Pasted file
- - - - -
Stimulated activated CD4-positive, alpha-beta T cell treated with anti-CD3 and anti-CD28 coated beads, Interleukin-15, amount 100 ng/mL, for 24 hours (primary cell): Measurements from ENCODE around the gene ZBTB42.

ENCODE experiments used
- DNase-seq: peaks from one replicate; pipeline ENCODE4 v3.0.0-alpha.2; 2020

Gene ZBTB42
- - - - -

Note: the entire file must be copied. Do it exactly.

Stimulated activated CD4-positive, alpha-beta T cell treated with anti-CD3 and anti-CD28 coated beads, Interleukin-15, amount 100 ng/mL, for 24 hours (primary cell): Measurements from ENCODE around the gene ZBTB42.

ENCODE experiments used
- DNase-seq: peaks from one replicate; pipeline ENCODE4 v3.0.0-alpha.2; 2020

Gene ZBTB42